Hivos International


Every day, over 200,000 women become pregnant unintentionally in the world. The vast majority of them belong to low-income and marginalised groups in countries where ending pregnancy is illegal.

Since 2015, Hivos Southern Africa has been supporting Her Zimbabwe to augment its capacity to create and share content on gender and rights issues in alternative and engaging formats. Creating more media spaces to access information and share opinions through high-quality, independent journalism is important to Hivos. Freedom of speech is the main measure of openness in a society.

In Kenya, 40 per cent of the energy intake comes from geothermal and 38 percent from hydropower. Although the majority of Kenyans daily require electricity, it is expensive and often not available, especially in rural areas. Of the forty-six million people living in Kenya, only twenty-three percent have access to energy according to a 2016 report by Society for International Development.

Corruption in Zimbabwe has become endemic within its political, private and civil sectors. According to the Transparency International Corruption Perceptions Index 2015, Zimbabwe is ranked at 150 out of 168 countries. Corruption is the abuse of entrusted power for private gain. It can be classified as grand, petty and political, depending on the amounts of money lost and the sector where it occurs.

By the end of July 2016, the National Biodigester Programme (NBP) in Cambodia had built 25,115 biodigesters with 130,500 direct beneficiaries in its 14 target provinces. To celebrate the successful programme’s accomplishment, the Cambodian Ministry of Agriculture, Forestry and Fisheries (MAFF) hosted a 25,000 Biodigesters Celebration presided over by H.E Veng Sakhon, Minister of Agriculture, Forestry and Fisheries.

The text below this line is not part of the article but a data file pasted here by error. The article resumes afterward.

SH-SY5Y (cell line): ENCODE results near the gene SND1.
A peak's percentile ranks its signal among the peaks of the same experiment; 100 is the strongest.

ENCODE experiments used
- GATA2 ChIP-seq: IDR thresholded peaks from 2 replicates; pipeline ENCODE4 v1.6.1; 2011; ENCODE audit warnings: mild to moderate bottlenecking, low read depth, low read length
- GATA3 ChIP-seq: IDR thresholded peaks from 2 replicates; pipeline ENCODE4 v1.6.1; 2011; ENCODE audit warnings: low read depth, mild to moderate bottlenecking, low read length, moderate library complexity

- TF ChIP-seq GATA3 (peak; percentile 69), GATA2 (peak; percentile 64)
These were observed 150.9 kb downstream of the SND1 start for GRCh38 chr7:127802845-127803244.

In June, Hivos Southern Africa in partnership with the Royal Norwegian Embassy in Malawi launched the Cultural Fund of Malawi (CFM) aimed at contributing to a dynamic, free and diverse cultural sector for improved living standards, economic growth and poverty reduction in Malawi.

The police raid of a Uganda Pride 2016 event on 4 August has led us to reflect on this question; is it wrong to do the RIGHT thing?

What happens when people from the private sector, academia, journalism and activism join forces to pitch ideas for solving a social problem? Although we cannot claim that they always find an answer, what we do know is that these encounters, called “civic laboratories”, address a collective need to change society for the better.

“Nothing to waste, nothing to throw away, I love my cows all the more!” is what 68–year-old John Muyundike from Uganda’s Jinja District has been telling everyone since he started using biogas for cooking and lighting. For him, owning a bio-digester means he is benefitting from the cheapest and safest source of energy he has used so far: biogas.

First of all, we would like to congratulate the organisers of the International AIDS Conference that took place in Durban, South Africa, from the 18 to 22 July, 2016. Thanks to their work, and the massive participation of civil society organisations, policy-makers, scientist and governments, the conference was a great success.